NVidia prefers to call the solutions running the APX2500 “second-generation smartphones” – while the first gen was represented by handsets with some multimedia-related smarts in, these days everything is the other way round, as multimedia takes centre stage. Long story short they position them as multimedia computers with mobile phone as a function.
The company also thinks that the market for these devices will be booming over the next few years – backing up these assumptions, they cite Gartner's data, whose research features these devices as “Business smartphones”.
Around six months ago, in Amsterdam, we argued with Nokia’s engineers how bad mobile devices need support for HD-video. My argument was quite unsophisticated – battery power is generally very limited, and unconverted videos would drain it in a couple of hours, if not minutes even, hands down. Their vision, however, was somewhat different, as they insisted on allowing the user to choose, while being aware that watching these video may leave him with a discharged cell in an eye blink. One of the thoughts that slipped out was that a bundled camera could record 20 minutes of HD-video, which is quite enough for mobile phones, given that most users are content with one hour of battery life they get with digital camcoders. They also mentioned that upcoming hardware solutions would pack in special codecs for video decoding that would help the power-related matters.
Well, this is it then, the market’s first solution - the NVidia APX2500. With this chip embedded a WM-powered device can play up to 10 hours worth of HD-video (720p Encode&Decode). I feel our most inquisitive readers already have the following question – if it can do 10 hours of HD video, how long can it play mp3s? The company says for up to 100 hours. Can you imaging something like that in terms of power saving with a standard 1200 mAh Li-Ion cell?
It is just about time to take a closer look at the “homebrew” interface they put together in just 5 weeks. The screen is managed in a pretty much the same fashion as the iPhone, however the quality of 3D graphics is miles better. The prototype is lightning fast, even though it is not supposed to accomplish something beyond simple demonstration; in fact, it is not a commercial product at all.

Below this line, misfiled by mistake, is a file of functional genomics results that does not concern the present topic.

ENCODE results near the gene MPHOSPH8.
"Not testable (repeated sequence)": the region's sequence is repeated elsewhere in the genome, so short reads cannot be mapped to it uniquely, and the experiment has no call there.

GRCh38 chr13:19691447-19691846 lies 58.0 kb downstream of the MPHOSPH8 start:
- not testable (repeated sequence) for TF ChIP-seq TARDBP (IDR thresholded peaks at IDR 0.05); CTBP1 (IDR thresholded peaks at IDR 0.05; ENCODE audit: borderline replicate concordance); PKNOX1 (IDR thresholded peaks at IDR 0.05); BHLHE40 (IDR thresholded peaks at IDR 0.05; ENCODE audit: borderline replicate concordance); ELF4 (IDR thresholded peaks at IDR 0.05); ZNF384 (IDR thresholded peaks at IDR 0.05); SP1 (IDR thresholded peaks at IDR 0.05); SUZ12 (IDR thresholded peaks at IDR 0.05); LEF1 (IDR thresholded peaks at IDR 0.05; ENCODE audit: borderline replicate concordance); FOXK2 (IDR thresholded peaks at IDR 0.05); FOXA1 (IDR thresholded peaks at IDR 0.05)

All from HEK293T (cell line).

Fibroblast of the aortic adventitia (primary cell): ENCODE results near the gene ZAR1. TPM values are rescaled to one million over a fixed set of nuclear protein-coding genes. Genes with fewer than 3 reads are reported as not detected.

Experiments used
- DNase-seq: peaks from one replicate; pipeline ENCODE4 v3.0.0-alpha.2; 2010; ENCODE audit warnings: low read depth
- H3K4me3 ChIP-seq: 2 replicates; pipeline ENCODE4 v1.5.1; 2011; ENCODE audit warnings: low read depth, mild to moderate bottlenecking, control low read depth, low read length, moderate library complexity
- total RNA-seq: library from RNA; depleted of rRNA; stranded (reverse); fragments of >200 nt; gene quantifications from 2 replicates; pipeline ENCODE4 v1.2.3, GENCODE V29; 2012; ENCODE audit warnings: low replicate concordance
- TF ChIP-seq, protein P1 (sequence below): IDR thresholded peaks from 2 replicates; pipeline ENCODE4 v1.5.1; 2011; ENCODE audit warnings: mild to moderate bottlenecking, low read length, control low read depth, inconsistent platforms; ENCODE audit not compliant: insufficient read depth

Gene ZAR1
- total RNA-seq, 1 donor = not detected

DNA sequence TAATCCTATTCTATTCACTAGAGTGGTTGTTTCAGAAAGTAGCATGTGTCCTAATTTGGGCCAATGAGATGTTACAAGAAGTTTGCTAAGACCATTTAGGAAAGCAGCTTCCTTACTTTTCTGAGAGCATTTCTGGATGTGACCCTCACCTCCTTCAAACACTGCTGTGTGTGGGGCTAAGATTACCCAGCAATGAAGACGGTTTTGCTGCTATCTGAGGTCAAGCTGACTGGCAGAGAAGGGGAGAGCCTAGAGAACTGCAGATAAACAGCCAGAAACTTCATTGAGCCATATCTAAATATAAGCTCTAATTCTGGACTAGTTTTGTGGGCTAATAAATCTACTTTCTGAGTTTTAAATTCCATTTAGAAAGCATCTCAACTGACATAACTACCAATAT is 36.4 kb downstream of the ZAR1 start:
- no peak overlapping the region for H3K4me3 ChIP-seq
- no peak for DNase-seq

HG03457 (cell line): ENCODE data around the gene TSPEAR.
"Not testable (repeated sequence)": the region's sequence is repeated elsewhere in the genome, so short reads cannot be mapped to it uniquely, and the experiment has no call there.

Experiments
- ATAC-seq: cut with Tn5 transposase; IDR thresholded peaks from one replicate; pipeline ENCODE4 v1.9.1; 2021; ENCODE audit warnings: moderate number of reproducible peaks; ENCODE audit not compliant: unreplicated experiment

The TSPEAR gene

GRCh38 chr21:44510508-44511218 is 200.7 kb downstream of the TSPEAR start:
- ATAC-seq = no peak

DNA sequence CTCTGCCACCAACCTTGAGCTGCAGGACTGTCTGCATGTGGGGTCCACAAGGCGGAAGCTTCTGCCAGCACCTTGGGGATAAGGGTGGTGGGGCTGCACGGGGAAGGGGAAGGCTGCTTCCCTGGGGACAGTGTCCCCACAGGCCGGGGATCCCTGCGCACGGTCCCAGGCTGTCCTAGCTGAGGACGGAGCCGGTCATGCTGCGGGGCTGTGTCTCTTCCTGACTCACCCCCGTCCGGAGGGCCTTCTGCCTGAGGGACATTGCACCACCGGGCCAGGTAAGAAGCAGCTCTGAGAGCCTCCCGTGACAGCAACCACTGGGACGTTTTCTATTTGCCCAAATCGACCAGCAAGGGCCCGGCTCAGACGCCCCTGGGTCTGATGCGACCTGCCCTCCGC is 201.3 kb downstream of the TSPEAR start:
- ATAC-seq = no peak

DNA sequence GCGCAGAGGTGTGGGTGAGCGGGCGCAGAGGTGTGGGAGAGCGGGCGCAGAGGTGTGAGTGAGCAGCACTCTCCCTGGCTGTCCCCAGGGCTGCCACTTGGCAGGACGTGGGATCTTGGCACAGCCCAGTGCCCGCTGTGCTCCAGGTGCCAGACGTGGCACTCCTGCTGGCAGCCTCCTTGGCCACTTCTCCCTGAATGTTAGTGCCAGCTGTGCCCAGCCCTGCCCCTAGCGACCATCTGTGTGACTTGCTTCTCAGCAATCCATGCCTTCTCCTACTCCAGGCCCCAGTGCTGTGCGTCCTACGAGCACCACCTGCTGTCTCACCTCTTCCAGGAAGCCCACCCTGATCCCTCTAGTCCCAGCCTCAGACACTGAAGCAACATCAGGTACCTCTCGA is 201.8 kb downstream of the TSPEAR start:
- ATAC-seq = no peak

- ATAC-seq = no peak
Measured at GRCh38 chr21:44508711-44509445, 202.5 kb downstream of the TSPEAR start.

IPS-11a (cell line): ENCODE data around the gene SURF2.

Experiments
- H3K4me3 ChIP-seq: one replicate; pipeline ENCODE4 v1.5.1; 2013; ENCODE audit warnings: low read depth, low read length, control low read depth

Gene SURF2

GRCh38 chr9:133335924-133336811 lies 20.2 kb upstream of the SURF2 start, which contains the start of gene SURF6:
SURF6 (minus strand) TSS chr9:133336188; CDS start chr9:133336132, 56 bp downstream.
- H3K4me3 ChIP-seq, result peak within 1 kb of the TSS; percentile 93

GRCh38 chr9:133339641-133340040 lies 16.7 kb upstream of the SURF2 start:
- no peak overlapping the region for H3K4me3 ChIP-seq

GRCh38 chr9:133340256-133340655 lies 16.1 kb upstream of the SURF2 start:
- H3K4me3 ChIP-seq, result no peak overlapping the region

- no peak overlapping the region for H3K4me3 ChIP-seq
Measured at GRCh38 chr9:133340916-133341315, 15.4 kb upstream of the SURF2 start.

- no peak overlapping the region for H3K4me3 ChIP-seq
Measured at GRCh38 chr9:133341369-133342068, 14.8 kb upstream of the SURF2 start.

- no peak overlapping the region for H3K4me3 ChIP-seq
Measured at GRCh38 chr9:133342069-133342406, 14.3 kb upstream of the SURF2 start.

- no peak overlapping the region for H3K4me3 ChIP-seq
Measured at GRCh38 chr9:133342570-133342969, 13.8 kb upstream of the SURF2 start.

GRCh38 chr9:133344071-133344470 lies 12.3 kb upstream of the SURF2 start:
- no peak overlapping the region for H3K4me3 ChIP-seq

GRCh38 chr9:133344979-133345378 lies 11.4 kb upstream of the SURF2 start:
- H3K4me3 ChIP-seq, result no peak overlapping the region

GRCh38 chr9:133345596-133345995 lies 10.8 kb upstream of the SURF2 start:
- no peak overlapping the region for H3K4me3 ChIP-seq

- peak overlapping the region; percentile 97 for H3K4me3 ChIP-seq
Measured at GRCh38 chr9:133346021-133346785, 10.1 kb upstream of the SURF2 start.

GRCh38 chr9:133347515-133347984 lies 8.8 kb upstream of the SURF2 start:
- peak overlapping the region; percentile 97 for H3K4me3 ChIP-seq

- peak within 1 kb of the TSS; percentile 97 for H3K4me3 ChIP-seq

Since the company had showcased something similar even before the Apple iPhone arrived, you will probably ask a natural question, why the market hasn’t seen a wealth of devices retaining this technology thus far? Perhaps, there are some reefs out there? We already looked into one of these; all previous solutions were not bound up with a particular OS, unlike this prototype. Effectively, the broader market put potential manufacturers off, making these devices uncalled for. Another barrier is the necessity to develop own interfaces. But, the hype generated by the Apple iPhone, focus on UIs and Microsoft’s preoccupation to make a lot of things go 3D – together, there facts have given NVidia another chance to come up with its solutions.
The APX2500’s abilities sure do leave a print in memory, although first commercial products powered by this chip will arrive only by mid 2009. As of today NVidia has 4 clients signed up, one of them specializes in PMP-esque devices, in other words Internet-tablets similar to the one showcased at the NVidia’s booth. The other device is an in-car navigator, and, finally, there will be a smartphone or communicator running Windows Mobile with all generic features onboard.
As I see it, the MWC should sway some manufacturers towards the NVidia APX2500, and whether their interest will result in real products or not – only time will tell. But for the time being, there is nothing as astonishing for the WM platform out there as the APX 2500.
Published 19 February 2008